November 2, 2017

Stop Messing with Sin

This is the first blog in a 3-part series on the subject of perseverance.

A smart dead guy called Jonathan Edwards once said this: “Perseverance is a necessary consequence of salvation.” What that means is that when someone is truly saved, when someone really becomes a Christian, they will continue on through the whole of their life loving Jesus and obeying his Word. They will sin and stumble along the way, at times they may even make a complete mess of things, but if they are really a Christian, if they are truly converted, they will always eventually repent of their sin and return to running after Jesus. If they don’t, if they chuck it after a week, a few months, or even after 20 years, then they were never actually a Christian, no matter what they said or did in the past. They are dead in sin and they will face the consequences of sin, which is the good and just wrath of a holy God in hell forever. Perseverance is deadly serious, and a lack of perseverance is just plain deadly. Real Christians run the race all the way to the end, and by doing this receive the reward for running.

“Therefore, since we are surrounded by so great a cloud of witnesses, let us also lay aside every weight, and sin which clings so closely, and let us run with endurance the race that is set before us, looking to Jesus, the founder and perfecter of our faith, who for the joy that was set before him endured the cross, despising the shame, and is seated at the right hand of the throne of God.” (Heb. 12:1–2)

The main point of this text is the one command: RUN! Everything else supports this, explains it, or gives motivation for it. RUN! Run the race set before you! Don’t stroll, don’t faff, don’t wander aimlessly. Run the race with endurance, all the way to the finish line, because everything is hanging on it.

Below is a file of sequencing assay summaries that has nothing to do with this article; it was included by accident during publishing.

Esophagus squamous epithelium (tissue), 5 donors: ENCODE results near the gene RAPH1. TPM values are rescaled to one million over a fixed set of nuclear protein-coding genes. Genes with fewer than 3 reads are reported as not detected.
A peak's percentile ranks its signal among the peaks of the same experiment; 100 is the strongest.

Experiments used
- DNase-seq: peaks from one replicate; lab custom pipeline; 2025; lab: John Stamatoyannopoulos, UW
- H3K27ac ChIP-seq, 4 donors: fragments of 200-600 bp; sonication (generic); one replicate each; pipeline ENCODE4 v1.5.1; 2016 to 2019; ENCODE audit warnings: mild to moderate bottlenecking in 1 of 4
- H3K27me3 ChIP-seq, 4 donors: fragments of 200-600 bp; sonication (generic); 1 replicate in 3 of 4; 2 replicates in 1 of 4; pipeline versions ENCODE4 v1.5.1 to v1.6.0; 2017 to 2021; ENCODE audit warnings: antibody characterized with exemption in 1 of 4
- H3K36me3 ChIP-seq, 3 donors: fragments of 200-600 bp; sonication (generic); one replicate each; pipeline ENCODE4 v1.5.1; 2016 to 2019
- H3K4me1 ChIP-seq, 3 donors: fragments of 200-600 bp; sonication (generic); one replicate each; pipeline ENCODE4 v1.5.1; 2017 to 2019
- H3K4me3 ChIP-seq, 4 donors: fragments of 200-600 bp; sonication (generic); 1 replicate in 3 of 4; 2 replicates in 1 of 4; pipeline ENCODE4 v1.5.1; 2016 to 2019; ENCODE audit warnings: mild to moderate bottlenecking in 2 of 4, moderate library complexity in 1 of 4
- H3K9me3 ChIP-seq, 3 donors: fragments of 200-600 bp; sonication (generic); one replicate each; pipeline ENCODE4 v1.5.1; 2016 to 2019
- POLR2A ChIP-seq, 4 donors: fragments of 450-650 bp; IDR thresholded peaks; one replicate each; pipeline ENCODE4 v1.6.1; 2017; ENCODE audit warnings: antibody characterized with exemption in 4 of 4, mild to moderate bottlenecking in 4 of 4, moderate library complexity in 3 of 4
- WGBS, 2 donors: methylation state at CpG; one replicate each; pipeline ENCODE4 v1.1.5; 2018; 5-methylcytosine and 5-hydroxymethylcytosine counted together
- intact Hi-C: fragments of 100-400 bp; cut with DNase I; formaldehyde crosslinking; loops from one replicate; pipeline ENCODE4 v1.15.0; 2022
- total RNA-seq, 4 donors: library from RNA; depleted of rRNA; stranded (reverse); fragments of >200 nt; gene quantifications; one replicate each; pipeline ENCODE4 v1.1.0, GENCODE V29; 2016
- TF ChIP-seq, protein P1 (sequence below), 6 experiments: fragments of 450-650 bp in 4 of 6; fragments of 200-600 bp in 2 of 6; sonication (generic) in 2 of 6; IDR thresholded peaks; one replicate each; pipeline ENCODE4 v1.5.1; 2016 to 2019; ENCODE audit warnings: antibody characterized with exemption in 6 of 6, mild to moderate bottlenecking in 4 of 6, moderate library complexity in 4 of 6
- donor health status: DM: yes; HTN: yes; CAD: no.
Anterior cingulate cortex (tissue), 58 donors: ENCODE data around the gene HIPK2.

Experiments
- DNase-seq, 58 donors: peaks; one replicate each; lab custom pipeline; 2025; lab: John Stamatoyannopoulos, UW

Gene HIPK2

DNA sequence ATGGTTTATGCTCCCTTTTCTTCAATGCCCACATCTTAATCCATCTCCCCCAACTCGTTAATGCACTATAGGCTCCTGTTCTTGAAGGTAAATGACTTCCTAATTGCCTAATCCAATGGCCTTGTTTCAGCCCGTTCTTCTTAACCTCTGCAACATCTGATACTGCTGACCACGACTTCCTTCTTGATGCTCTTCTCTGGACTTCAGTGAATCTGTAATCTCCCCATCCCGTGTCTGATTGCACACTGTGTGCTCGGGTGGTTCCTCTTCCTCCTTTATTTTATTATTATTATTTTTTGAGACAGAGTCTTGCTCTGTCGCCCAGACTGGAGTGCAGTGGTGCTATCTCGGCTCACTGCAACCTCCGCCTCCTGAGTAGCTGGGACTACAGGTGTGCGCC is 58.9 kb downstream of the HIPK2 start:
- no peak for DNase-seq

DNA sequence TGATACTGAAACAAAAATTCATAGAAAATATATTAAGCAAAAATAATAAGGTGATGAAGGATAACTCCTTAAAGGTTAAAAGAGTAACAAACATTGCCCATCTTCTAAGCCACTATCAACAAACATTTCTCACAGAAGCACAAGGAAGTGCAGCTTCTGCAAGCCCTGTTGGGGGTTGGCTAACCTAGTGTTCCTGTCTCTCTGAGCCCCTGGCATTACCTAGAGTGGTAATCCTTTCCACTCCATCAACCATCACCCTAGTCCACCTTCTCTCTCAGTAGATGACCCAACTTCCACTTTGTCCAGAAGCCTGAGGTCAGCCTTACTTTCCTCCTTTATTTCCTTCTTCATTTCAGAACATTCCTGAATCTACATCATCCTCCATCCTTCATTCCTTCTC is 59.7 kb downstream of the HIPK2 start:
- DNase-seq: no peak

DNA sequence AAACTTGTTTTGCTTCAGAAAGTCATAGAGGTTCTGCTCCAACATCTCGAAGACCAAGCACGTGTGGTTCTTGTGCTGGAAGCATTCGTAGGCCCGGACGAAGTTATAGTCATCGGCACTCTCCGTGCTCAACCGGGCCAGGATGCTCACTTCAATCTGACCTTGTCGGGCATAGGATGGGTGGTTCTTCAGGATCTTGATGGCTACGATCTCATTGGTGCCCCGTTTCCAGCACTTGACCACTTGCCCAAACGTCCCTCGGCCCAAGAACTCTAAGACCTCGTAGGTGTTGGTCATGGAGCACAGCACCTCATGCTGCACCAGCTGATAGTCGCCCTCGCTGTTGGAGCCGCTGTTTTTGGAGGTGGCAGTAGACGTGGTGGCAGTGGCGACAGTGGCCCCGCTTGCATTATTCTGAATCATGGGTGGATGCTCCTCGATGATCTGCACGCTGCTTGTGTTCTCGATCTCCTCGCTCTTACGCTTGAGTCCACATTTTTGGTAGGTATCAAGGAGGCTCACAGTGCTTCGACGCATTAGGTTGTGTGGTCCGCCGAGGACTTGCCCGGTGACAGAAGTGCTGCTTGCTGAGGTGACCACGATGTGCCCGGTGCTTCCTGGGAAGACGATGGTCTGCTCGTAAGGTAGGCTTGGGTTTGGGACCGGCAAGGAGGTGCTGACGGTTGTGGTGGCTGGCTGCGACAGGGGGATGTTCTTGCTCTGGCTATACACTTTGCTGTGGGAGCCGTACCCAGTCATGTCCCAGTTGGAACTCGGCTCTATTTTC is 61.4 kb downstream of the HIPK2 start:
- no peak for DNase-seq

We are going to split the text into two parts. We’re going to check out what we are to do (run), and how we’re supposed to do it. What and how? In each part we are going to look at three things. So let’s dig into the first section: What are we supposed to do? Run! Remember, that is the big point of the passage. What does real running mean? Don’t mess about, don’t let anything get in the way, and don’t give up.

Don’t Mess About

The book of Hebrews was written to a church that had become far too comfortable in the world. They’d lost their edge and had started to drift through life, and now the circumstances around them were changing and it was becoming unpopular and uncomfortable to be a Christian. There was a real temptation to pack it in and return to the comfort and safety of their former lives.

This book is written to warn people not to turn away from Jesus. It is packed full of warnings against rejecting Christ and reminders of the consequences of rejecting him.

Hebrews 2:1–3 warns, “Therefore we must pay much closer attention to what we have heard, lest we drift away from it…. How shall we escape if we neglect so great a salvation?” As believers we are supposed to pay close attention to the things we hear and read from God’s Word. It’s not a game; not paying attention results in drifting, which leads to inescapable judgement. Don’t mess about with God and his Word.